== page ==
The “severity of the energy crisis” is now becoming a reality for 22m households, argued Justina Miltienyte, energy policy expert at Uswitch, following Ofgem’s £700 price hike to annual bills.
The market regulator has announced the consumer price cap will rise by 54 per cent to nearly £2,000 per year, deepening financial pressures on low-income energy users.
Chancellor Rishi Sunak has since announced plans to shave up to £350 off energy bills through a £9bn loan scheme fuelled by public money and a council tax rebate for 80 per cent of households from October.
Miltienyte said: “While the government will try to soften the impact of this rise, there’s no getting away from the fact that this is going to have damaging consequences for households
Dr Craig Lowrey, senior consultant at Cornwall Insight argued it was “unfortunately inevitable” that the default tariff cap would rise amid volatile gas and electricity markets.”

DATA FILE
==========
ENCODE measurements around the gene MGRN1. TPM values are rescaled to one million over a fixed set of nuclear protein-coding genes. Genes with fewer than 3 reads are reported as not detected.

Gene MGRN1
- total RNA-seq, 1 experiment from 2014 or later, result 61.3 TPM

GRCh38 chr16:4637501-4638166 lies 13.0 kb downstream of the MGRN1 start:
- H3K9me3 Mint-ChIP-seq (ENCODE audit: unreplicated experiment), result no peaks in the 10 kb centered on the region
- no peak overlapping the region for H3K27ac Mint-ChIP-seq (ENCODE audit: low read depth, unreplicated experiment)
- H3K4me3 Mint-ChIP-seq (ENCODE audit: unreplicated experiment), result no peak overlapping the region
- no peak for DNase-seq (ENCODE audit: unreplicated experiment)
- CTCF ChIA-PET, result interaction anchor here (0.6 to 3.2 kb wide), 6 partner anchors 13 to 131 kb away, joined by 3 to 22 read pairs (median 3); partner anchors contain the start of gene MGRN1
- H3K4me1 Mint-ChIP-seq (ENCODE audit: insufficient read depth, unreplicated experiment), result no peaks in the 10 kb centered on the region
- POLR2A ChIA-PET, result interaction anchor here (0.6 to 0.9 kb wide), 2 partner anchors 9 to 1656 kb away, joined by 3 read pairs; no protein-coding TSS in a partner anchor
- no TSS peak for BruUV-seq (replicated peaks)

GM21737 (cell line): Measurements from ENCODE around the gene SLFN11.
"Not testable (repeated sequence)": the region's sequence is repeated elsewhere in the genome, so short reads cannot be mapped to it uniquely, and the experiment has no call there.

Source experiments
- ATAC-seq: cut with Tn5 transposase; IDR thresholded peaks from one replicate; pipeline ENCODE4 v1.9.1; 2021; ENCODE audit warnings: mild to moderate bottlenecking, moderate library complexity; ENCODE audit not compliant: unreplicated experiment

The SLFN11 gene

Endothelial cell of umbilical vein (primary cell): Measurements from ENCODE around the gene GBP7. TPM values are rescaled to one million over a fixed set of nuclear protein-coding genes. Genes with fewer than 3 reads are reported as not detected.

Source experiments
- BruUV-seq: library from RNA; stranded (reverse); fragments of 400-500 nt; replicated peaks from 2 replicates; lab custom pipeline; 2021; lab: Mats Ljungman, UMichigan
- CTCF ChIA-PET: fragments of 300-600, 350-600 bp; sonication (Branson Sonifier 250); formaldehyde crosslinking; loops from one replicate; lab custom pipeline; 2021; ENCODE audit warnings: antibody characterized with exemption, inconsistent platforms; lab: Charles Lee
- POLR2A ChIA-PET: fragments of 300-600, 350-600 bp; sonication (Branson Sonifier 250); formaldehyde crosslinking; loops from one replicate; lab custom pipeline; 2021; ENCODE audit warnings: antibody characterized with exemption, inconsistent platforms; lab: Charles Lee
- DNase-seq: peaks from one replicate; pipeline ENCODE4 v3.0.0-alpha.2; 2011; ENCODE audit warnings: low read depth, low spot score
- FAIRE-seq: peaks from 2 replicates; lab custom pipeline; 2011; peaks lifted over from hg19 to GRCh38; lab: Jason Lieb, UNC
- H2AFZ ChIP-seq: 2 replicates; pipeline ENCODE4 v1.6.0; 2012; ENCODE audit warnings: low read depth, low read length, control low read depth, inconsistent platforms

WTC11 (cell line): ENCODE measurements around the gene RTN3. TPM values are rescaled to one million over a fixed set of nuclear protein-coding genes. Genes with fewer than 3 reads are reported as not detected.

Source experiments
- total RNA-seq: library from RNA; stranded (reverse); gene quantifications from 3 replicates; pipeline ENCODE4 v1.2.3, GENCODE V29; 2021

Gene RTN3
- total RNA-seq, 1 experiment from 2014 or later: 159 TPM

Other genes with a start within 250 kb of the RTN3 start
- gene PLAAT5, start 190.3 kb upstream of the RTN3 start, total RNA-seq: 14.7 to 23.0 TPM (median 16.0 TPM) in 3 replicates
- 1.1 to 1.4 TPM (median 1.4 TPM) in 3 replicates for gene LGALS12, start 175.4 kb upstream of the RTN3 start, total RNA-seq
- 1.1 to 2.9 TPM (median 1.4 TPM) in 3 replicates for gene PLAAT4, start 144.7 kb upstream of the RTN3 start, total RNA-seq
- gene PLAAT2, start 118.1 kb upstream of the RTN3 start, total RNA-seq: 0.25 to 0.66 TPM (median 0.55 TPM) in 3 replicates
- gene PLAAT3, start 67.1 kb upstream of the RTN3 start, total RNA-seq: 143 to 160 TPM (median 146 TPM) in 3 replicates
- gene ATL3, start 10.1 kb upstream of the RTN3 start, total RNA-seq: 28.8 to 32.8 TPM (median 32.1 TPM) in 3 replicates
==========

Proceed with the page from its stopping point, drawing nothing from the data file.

He also slammed the price cap and criticised the government and Ofgem’s commitment to the mechanism, which he believed has failed to shield consumers from higher bills.
Dr Lowrey explained: “The cap was never meant to be a permanent solution and today has shown that rather than protecting customers, the impact in the wholesale market over the last 12 months was simply deferred, leading to this significant increase announced today.”
While the price cap has prevented suppliers from passing on soaring wholesale prices to consumers, 26 suppliers have collapsed since September, with Bulb Energy remaining propped up by £1.8bn in public money.
Meanwhile, Labour reignited calls for a £1.2bn windfall tax on North Sea fossil fuel companies to provide a £200 saving to household bills, which the Adam Smith Institute has described as “economically illiterate.”